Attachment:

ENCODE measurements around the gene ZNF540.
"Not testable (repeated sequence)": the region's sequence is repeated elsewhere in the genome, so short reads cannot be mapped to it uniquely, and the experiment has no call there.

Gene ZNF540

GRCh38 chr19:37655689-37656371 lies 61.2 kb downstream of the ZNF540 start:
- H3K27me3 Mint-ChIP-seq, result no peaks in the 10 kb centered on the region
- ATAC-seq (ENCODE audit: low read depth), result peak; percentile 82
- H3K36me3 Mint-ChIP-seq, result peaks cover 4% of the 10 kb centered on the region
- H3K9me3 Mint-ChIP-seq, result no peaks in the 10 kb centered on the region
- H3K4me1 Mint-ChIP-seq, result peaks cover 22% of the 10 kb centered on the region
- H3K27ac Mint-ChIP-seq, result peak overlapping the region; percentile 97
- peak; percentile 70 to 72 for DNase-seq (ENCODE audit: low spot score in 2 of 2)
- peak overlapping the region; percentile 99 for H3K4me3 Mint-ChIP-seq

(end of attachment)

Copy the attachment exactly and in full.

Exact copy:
ENCODE measurements around the gene ZNF540.
"Not testable (repeated sequence)": the region's sequence is repeated elsewhere in the genome, so short reads cannot be mapped to it uniquely, and the experiment has no call there.

Gene ZNF540

GRCh38 chr19:37655689-37656371 lies 61.2 kb downstream of the ZNF540 start:
- H3K27me3 Mint-ChIP-seq, result no peaks in the 10 kb centered on the region
- ATAC-seq (ENCODE audit: low read depth), result peak; percentile 82
- H3K36me3 Mint-ChIP-seq, result peaks cover 4% of the 10 kb centered on the region
- H3K9me3 Mint-ChIP-seq, result no peaks in the 10 kb centered on the region
- H3K4me1 Mint-ChIP-seq, result peaks cover 22% of the 10 kb centered on the region
- H3K27ac Mint-ChIP-seq, result peak overlapping the region; percentile 97
- peak; percentile 70 to 72 for DNase-seq (ENCODE audit: low spot score in 2 of 2)
- peak overlapping the region; percentile 99 for H3K4me3 Mint-ChIP-seq